Looking at some of the details of operations both our containerboard and corrugated products demand continue to strengthen at a faster phase then we had expected and was up significantly over last year. Our corrugated products shipments for work day were up 12.4% over the last year’s first quarter and with one more work day this were up 14.2% in total.

Shipments were consistently strong throughout the quarter, up 10% in January and 15% in February both on per day and total of shipment basis and in March shipments were up 12.5% for work day and with one more work day this year were up 17.5% in total. Remember however that last year’s first quarter was very weak and these numbers were very good did benefit from a fairly easy comparison.

Our asset sales of containerboard were also very strong up 40,000 tones or 48% over last year’s first quarter. Asset sales could have been even stronger then we have to limit some sales in this market due to our low containerboard inventory level and depending annual maintenance outages in the second quarter.

Our mills produced 569,000 tones of containerboard operating at 94% of capacity, that’s up 54,000 tones from last year’s first quarter. We had about 35,000 tones of mill downtime during the first quarter which included 7,000 tones from wood fiber shortages that our Counce mills. 20,000 tones for more Counce annual maintenance outage and 8,000 tones at our Valdosta mill from downtime related to energy project tie in work.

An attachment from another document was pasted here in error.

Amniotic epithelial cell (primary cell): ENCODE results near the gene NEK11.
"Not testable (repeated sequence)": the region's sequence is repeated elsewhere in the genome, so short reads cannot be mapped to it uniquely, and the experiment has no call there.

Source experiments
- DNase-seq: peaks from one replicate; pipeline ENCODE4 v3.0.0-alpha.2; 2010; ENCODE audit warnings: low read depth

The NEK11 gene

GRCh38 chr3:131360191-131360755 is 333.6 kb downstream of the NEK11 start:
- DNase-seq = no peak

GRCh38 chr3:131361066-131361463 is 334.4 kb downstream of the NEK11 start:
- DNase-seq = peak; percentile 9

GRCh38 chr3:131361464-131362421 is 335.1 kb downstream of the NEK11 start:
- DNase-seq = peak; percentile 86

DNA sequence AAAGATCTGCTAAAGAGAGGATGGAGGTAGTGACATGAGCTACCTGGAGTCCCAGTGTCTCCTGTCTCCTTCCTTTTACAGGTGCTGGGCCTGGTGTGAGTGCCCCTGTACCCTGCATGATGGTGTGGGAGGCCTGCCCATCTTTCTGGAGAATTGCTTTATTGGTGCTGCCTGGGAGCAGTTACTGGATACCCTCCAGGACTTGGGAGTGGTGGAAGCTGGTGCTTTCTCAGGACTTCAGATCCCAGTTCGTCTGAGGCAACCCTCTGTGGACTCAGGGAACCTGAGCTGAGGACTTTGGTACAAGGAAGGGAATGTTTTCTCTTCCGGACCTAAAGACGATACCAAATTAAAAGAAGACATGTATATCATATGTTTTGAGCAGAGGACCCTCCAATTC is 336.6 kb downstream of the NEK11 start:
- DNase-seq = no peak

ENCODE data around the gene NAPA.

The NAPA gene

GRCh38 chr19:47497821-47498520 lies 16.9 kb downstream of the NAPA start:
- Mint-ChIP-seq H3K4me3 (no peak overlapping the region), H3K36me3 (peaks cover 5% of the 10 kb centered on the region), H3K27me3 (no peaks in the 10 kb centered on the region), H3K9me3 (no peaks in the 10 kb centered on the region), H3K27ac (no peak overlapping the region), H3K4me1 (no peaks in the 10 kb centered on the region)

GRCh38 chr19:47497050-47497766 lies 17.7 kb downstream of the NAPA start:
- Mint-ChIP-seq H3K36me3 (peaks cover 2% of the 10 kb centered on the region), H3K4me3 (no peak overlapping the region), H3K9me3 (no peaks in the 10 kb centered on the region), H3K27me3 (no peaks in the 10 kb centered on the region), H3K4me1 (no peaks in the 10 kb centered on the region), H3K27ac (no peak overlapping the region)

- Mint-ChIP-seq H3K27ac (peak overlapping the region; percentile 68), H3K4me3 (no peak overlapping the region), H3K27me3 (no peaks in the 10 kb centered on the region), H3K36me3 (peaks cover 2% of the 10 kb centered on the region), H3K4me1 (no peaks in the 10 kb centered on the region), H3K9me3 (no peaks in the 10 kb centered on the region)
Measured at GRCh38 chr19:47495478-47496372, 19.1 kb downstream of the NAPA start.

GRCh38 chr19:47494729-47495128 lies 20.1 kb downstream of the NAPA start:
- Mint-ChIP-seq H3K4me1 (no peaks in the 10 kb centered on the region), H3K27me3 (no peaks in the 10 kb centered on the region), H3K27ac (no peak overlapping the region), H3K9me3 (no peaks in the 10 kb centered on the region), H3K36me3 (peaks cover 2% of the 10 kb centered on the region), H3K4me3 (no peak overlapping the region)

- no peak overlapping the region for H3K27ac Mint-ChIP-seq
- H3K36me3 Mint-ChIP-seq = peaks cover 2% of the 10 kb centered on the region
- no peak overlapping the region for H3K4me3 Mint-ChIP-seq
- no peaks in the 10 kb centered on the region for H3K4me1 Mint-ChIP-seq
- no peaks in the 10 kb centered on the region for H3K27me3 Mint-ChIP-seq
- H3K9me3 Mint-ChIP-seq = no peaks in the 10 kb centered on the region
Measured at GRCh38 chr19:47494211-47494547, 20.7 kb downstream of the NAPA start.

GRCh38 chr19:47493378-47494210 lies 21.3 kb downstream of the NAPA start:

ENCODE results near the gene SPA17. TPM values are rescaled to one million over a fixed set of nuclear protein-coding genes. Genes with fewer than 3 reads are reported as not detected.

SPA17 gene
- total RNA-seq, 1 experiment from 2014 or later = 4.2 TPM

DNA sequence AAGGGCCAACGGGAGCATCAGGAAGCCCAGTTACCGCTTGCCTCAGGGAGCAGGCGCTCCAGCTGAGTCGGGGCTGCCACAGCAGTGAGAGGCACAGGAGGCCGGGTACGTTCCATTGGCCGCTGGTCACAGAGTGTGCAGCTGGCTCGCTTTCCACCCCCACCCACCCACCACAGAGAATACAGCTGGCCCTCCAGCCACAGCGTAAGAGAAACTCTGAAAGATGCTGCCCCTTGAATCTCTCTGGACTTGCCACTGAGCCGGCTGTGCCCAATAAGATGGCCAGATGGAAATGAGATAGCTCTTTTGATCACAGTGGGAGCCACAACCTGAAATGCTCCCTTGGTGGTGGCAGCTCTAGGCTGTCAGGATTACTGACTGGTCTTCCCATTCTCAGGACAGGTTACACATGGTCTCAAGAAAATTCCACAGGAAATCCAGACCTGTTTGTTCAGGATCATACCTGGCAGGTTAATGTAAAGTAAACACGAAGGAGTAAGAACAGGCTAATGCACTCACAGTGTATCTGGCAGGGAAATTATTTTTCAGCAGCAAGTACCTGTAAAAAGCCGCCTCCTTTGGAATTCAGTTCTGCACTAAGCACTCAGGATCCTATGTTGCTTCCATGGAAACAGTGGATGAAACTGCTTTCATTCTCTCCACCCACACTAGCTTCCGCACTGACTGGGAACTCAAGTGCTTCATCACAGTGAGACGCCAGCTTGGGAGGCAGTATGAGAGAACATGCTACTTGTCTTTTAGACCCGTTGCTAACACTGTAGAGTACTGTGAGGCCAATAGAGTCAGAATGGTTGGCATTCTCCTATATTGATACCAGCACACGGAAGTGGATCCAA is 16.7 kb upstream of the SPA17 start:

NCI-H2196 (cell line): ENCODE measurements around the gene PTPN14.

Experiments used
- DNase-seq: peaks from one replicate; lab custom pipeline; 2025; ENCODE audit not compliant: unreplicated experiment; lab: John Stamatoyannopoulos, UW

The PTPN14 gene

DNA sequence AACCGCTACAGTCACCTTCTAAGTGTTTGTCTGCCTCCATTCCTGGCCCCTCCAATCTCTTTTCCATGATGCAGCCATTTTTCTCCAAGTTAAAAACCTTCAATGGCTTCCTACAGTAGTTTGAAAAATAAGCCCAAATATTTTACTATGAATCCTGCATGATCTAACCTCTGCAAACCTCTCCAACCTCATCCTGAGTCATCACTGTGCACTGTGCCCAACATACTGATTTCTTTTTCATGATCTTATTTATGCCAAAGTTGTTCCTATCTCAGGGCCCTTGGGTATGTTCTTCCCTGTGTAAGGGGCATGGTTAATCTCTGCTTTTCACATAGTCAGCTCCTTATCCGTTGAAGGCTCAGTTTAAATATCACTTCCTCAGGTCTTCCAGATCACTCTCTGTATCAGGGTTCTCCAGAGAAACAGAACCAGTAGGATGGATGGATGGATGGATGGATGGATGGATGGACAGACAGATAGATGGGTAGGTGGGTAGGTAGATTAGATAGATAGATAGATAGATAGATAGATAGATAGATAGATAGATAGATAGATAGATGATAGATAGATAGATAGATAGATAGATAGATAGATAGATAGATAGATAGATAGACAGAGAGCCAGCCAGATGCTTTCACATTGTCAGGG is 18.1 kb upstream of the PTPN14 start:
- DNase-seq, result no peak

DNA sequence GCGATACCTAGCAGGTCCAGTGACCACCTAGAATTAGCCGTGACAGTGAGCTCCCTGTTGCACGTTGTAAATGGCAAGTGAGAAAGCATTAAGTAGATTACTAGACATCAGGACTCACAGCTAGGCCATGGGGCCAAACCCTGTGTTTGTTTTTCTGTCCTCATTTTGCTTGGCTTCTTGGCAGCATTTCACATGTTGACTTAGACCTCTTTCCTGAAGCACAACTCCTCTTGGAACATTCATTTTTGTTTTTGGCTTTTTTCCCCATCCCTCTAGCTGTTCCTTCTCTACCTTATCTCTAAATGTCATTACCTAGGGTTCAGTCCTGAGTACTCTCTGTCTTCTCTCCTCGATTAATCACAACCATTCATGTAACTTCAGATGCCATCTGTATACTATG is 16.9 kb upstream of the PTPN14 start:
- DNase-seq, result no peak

The earnings impact from the downtime including higher operating cost was about $0.07 per share during the first quarter. Overall our mills ran exception new well considering the maintenance and energy project related outages and the extreme fiber shortages. Our containerboard inventory at the end of the first quarter was about 12,000 tones below 2009, year end levels.

This is a pretty low level considering that we have annual maintenance outages scheduled at three of our four mills in the second quarter and as reported by the FBA last Friday industry inventories also remained at historic loss was March ending inventories that only 2.083 million tones or 3.8 weeks of supply. This is a lowest March ending inventory in terms of tones since 1981 and is the lowest ever in terms of weeks’ supply dating back at 1974, which is the last for which we have records.